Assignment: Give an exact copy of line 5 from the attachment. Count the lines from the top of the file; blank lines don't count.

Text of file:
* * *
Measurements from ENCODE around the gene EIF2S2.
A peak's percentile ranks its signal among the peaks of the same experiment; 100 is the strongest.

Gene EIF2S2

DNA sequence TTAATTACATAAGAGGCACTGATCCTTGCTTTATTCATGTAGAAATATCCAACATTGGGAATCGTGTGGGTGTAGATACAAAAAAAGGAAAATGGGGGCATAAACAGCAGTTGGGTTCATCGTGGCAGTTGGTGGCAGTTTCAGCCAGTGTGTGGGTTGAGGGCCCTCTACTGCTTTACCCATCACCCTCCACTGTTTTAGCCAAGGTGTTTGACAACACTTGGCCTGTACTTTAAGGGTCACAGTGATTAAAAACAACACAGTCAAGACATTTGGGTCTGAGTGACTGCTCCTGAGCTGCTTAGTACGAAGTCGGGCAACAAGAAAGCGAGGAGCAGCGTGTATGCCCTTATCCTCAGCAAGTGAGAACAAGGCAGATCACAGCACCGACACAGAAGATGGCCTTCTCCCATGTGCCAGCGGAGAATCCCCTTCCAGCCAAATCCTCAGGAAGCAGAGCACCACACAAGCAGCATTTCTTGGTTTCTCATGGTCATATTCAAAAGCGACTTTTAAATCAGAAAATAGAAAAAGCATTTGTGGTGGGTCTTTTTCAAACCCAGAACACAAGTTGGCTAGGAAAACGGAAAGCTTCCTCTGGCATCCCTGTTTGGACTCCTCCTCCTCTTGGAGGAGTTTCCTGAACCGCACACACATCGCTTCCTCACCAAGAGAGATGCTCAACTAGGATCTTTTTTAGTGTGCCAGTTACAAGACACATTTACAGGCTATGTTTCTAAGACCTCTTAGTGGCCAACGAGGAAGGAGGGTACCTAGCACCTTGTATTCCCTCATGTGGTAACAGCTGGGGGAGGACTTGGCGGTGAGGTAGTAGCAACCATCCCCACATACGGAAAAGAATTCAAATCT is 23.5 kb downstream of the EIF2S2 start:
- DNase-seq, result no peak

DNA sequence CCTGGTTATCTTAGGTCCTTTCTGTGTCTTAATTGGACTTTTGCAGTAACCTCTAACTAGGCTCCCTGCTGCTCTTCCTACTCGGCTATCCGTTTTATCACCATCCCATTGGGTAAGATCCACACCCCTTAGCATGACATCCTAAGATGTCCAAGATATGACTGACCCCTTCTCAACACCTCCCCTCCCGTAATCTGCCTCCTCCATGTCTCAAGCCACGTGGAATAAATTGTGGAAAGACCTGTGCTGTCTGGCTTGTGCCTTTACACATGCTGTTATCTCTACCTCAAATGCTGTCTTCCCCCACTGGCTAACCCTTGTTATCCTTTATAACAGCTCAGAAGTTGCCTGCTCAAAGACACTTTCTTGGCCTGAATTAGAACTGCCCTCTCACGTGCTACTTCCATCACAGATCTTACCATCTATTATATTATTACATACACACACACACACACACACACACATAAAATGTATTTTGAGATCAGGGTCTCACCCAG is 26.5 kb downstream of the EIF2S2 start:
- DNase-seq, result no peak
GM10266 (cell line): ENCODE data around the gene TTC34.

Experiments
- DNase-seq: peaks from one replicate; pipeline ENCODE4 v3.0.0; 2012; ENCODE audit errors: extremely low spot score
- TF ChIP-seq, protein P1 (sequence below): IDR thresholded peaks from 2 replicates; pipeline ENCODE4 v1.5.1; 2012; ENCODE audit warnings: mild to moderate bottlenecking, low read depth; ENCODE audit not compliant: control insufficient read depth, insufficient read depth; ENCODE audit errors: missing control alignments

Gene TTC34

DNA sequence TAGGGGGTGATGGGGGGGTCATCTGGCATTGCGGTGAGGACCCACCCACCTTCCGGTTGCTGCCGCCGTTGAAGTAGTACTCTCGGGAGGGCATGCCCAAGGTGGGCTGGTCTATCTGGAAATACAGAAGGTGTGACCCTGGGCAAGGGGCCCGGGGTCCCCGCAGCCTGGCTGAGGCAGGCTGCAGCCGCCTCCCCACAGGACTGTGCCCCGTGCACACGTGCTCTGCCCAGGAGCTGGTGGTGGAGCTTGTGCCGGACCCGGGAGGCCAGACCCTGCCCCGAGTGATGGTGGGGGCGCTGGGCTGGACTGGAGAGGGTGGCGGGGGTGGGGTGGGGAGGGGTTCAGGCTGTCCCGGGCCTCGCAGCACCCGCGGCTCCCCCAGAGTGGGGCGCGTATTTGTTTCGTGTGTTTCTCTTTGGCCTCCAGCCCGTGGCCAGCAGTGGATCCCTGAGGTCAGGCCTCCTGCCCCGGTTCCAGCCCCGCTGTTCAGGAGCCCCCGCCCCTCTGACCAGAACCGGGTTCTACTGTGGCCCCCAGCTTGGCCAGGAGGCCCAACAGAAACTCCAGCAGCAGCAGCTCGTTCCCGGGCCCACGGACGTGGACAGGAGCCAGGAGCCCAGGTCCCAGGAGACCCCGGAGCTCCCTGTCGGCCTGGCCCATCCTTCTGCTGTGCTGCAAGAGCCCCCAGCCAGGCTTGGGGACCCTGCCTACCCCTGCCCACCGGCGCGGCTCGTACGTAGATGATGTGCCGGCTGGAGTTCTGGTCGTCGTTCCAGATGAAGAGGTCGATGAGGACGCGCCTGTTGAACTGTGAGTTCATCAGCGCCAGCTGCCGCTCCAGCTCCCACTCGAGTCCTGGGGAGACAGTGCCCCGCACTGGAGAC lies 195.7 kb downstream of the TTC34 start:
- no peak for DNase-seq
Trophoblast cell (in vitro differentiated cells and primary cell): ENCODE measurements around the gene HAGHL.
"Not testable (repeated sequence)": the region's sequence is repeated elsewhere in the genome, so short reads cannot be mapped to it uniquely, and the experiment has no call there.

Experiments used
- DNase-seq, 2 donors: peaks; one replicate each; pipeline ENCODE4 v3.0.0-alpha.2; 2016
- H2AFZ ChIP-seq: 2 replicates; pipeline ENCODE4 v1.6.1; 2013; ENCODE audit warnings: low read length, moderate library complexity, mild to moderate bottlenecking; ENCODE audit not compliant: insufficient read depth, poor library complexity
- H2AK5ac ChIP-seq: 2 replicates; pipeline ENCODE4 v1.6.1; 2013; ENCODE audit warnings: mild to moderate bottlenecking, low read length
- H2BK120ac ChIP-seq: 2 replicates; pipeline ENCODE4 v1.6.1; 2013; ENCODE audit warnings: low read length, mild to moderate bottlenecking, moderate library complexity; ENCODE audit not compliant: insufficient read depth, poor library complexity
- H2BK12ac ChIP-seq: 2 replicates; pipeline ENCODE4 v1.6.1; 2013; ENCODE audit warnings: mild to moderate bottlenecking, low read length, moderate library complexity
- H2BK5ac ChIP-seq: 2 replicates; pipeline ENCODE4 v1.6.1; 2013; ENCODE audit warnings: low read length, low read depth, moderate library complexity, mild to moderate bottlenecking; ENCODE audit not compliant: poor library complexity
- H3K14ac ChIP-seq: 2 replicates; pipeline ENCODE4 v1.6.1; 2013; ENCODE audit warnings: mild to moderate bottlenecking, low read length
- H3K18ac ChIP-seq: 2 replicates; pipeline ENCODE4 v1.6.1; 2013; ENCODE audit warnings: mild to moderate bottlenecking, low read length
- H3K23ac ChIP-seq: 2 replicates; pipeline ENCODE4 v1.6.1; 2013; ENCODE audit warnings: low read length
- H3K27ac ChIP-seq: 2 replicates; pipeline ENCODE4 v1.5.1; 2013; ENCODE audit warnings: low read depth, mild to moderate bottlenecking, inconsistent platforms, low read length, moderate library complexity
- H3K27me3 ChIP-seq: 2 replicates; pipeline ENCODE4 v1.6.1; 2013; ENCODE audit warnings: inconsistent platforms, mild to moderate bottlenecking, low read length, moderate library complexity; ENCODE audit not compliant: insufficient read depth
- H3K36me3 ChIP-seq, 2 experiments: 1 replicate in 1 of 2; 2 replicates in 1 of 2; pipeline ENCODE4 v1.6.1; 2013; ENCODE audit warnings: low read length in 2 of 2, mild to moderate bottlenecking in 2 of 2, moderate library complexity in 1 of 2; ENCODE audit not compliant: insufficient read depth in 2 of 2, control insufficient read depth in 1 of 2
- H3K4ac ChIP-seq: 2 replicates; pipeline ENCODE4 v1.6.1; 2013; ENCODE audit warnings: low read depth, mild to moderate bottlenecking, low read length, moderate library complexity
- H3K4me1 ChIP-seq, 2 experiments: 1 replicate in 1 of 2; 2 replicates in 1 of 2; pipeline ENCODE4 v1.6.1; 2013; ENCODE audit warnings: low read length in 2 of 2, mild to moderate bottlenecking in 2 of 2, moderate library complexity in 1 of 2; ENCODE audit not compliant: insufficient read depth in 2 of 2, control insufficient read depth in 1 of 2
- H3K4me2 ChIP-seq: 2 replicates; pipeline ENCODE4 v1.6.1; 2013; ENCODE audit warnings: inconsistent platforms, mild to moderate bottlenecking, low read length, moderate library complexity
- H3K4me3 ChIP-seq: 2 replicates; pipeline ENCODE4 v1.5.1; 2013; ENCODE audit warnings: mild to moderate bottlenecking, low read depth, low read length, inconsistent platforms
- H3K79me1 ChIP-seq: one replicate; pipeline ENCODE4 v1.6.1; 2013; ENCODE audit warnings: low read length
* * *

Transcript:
- DNase-seq, result no peak